Scientists have announced the discovery of a new ancient human species, a long-lost relative of Homo sapiens. This new link could change the researchers’ perspective on the evolution of our species. Homo longi, which translates as ‘Dragon Man’, seems to be our closest relative and would displace Neanderthals as our nearest link.
Evidence found by researchers at the Chinese University of Science shows a fossilized skull that is at least 140,000 years old. The fossil, named the ‘Harbin skull,’ is considered one of the most complete archaic human fossils that provides critical evidence for studying the diversification of the human species. However, the disorganized recovery of the fossil and the long and confusing history has prevented its precise dating.
The closest relative of the Homo sapiens
According to reports, the fossil was discovered in 1933 during construction work on the Dongjiang Bridge over the Songhua River in the northeastern Chinese city of Harbin. The story of how it came to researchers is long and confusing, so there is no information on the exact geographic origin of the skull. But using geochemical tests they were able to obtain reliable evidence and claim that it belongs to a new species never discovered before. The researchers decided to name this new human species Homo longi, which translated from Chinese means ‘Dragon Man’, due to the region where the skull was allegedly discovered.
The skull belonged to a mature man, approximately 50 years old, and is believed to have died between 146,000 and 269,000 years ago. Its characteristics astonish experts, as they are a mixture of archaic and modern humans. On the one hand, it presents very pronounced and thick eyebrows, as well as a wide mouth just like Neanderthals. On the other hand, it also shows a face very similar to a version of a modern human face, although much larger.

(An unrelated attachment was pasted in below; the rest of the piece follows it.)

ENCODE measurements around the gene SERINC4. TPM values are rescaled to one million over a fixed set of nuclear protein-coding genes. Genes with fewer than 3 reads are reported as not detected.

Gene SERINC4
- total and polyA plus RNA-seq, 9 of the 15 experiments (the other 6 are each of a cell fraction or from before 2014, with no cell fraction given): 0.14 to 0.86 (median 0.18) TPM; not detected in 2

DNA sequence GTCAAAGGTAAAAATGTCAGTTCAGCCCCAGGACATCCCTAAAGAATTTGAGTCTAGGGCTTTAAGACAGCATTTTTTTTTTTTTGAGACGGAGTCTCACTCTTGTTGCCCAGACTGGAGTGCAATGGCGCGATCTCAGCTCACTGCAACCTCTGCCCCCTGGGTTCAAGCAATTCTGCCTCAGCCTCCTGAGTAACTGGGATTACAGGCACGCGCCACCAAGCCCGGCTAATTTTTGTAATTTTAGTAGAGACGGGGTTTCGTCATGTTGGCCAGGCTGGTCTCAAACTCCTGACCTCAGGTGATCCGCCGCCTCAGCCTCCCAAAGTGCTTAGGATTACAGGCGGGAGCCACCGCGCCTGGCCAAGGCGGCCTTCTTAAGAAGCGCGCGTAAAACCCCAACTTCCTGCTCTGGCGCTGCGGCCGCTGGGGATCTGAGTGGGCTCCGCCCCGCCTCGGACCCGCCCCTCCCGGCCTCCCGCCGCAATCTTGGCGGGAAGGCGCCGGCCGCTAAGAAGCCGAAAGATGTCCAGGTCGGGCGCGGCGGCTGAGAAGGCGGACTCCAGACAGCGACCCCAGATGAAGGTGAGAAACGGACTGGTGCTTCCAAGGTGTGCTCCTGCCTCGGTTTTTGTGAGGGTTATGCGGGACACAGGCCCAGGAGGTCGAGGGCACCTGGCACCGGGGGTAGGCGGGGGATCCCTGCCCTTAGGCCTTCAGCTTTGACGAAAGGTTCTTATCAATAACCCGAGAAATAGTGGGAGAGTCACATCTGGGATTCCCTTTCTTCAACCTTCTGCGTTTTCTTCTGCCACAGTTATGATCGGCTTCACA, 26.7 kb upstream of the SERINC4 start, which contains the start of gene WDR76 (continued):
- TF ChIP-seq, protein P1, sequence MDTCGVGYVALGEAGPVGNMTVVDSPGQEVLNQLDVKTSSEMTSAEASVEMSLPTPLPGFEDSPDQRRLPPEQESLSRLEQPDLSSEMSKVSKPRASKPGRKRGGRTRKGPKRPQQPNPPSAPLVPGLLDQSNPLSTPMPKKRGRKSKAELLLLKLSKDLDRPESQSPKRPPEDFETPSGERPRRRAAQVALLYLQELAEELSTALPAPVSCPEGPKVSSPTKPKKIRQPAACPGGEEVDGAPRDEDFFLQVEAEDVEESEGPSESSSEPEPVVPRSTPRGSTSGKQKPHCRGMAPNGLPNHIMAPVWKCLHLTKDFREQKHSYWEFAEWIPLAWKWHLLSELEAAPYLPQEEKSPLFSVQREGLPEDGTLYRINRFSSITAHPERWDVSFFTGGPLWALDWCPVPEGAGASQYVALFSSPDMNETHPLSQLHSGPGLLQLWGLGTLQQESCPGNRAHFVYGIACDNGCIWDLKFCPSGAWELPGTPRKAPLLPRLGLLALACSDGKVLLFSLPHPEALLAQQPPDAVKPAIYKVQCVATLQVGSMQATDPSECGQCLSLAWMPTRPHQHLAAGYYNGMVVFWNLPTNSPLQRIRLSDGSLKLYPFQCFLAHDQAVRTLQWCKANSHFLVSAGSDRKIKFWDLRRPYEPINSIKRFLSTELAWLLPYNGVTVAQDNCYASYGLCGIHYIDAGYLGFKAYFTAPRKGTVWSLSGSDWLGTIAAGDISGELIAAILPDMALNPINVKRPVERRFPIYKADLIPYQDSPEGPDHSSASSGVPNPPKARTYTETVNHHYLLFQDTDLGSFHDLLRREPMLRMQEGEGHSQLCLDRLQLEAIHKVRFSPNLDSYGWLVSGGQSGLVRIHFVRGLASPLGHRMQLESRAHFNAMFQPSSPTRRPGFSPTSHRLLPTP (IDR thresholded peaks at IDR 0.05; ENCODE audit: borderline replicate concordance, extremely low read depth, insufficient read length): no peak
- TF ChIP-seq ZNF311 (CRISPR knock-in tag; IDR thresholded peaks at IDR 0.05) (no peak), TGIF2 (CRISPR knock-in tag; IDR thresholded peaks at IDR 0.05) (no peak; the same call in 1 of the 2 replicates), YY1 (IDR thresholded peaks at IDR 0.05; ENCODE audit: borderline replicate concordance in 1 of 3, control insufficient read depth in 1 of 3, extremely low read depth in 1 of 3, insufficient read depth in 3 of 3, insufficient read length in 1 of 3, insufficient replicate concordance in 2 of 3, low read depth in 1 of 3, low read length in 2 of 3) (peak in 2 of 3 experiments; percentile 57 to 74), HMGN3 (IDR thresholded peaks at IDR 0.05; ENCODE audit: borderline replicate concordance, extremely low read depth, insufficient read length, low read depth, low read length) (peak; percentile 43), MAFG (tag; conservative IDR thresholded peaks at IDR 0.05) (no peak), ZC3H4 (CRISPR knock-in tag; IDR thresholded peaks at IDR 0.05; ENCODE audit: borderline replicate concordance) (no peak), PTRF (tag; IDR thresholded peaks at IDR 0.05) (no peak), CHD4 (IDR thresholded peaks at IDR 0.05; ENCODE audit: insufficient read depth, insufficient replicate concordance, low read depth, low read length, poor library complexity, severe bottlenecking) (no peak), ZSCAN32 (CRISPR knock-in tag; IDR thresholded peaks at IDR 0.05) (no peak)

Reconstruction of the appearance of ‘Homo longi’, or dragon man. Credits: Chuang Zhao
It is precisely because of this last characteristic that it is believed to be closer to Homo sapiens (our species) than any other archaic relative. Since its skull has a considerably larger size than any other known human genus, it is believed that it could have housed a brain of the same size as ours.
A series of clues found in Asia
For some decades now, researchers have found fossil remains in Asia of a species that does not fit with Neanderthals nor Homo sapiens. The unsolved enigma may now have a clear answer. The scientists responsible for the discovery of Homo longi, say that all these fossils could belong to this newly cataloged species.
Homo longi would then be the closest species to ours in the evolutionary chain. This means that Neanderthals would be displaced from this site, as they propose that the separation of these and Homo sapiens occurred 400 thousand years earlier than previously thought.
Skeptics of the case
Even though the researchers’ statements have excited the scientific community, there is a group that is still reluctant to take their findings as valid. The main reason is the unorthodox recovery of the fossil and the long time that elapsed since it was discovered by the Chinese workers until today.
Reconstruction of the appearance of ‘Homo longi,’ or dragon man. Credits: Chuang Zhao
However, this and other fossils found in China show us that the evidence for the emergence of consciousness as we know it today no longer belongs exclusively to Africa, as previously believed. Rather there may have been migrations of the human species from Asia to Africa.
Text courtesy of Ecoosfera
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